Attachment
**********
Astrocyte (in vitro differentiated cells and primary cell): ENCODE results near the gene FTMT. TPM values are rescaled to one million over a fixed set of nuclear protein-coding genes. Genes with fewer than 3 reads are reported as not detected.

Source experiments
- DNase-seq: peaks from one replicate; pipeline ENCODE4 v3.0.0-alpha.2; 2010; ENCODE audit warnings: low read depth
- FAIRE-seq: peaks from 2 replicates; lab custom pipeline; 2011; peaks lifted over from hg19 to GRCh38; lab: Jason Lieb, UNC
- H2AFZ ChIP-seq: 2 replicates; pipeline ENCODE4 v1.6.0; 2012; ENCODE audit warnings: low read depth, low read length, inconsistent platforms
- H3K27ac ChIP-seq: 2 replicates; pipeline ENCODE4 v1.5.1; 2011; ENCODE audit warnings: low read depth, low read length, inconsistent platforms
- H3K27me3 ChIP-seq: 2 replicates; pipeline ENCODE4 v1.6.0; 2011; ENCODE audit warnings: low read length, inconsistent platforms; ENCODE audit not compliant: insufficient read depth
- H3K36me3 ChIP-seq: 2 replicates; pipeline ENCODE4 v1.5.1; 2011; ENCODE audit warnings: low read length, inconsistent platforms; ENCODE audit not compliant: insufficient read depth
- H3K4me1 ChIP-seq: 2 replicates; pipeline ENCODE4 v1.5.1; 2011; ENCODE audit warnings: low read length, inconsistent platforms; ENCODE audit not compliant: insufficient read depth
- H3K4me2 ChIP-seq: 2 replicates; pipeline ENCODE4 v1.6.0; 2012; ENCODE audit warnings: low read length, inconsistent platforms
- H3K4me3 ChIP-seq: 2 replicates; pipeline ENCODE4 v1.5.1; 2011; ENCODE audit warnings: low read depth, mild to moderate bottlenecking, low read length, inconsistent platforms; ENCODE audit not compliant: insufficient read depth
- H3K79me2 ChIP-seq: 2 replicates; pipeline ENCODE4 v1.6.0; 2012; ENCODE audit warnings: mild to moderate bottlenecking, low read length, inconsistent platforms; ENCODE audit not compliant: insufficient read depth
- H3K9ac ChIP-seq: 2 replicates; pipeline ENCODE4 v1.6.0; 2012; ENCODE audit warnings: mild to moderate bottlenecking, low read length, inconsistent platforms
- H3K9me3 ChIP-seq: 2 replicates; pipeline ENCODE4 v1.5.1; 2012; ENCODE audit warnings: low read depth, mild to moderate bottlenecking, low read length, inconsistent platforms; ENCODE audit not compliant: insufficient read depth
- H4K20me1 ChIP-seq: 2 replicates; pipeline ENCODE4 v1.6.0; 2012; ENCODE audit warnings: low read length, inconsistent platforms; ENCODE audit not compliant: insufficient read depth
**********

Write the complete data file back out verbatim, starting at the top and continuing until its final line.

Astrocyte (in vitro differentiated cells and primary cell): ENCODE results near the gene FTMT. TPM values are rescaled to one million over a fixed set of nuclear protein-coding genes. Genes with fewer than 3 reads are reported as not detected.

Source experiments
- DNase-seq: peaks from one replicate; pipeline ENCODE4 v3.0.0-alpha.2; 2010; ENCODE audit warnings: low read depth
- FAIRE-seq: peaks from 2 replicates; lab custom pipeline; 2011; peaks lifted over from hg19 to GRCh38; lab: Jason Lieb, UNC
- H2AFZ ChIP-seq: 2 replicates; pipeline ENCODE4 v1.6.0; 2012; ENCODE audit warnings: low read depth, low read length, inconsistent platforms
- H3K27ac ChIP-seq: 2 replicates; pipeline ENCODE4 v1.5.1; 2011; ENCODE audit warnings: low read depth, low read length, inconsistent platforms
- H3K27me3 ChIP-seq: 2 replicates; pipeline ENCODE4 v1.6.0; 2011; ENCODE audit warnings: low read length, inconsistent platforms; ENCODE audit not compliant: insufficient read depth
- H3K36me3 ChIP-seq: 2 replicates; pipeline ENCODE4 v1.5.1; 2011; ENCODE audit warnings: low read length, inconsistent platforms; ENCODE audit not compliant: insufficient read depth
- H3K4me1 ChIP-seq: 2 replicates; pipeline ENCODE4 v1.5.1; 2011; ENCODE audit warnings: low read length, inconsistent platforms; ENCODE audit not compliant: insufficient read depth
- H3K4me2 ChIP-seq: 2 replicates; pipeline ENCODE4 v1.6.0; 2012; ENCODE audit warnings: low read length, inconsistent platforms
- H3K4me3 ChIP-seq: 2 replicates; pipeline ENCODE4 v1.5.1; 2011; ENCODE audit warnings: low read depth, mild to moderate bottlenecking, low read length, inconsistent platforms; ENCODE audit not compliant: insufficient read depth
- H3K79me2 ChIP-seq: 2 replicates; pipeline ENCODE4 v1.6.0; 2012; ENCODE audit warnings: mild to moderate bottlenecking, low read length, inconsistent platforms; ENCODE audit not compliant: insufficient read depth
- H3K9ac ChIP-seq: 2 replicates; pipeline ENCODE4 v1.6.0; 2012; ENCODE audit warnings: mild to moderate bottlenecking, low read length, inconsistent platforms
- H3K9me3 ChIP-seq: 2 replicates; pipeline ENCODE4 v1.5.1; 2012; ENCODE audit warnings: low read depth, mild to moderate bottlenecking, low read length, inconsistent platforms; ENCODE audit not compliant: insufficient read depth
- H4K20me1 ChIP-seq: 2 replicates; pipeline ENCODE4 v1.6.0; 2012; ENCODE audit warnings: low read length, inconsistent platforms; ENCODE audit not compliant: insufficient read depth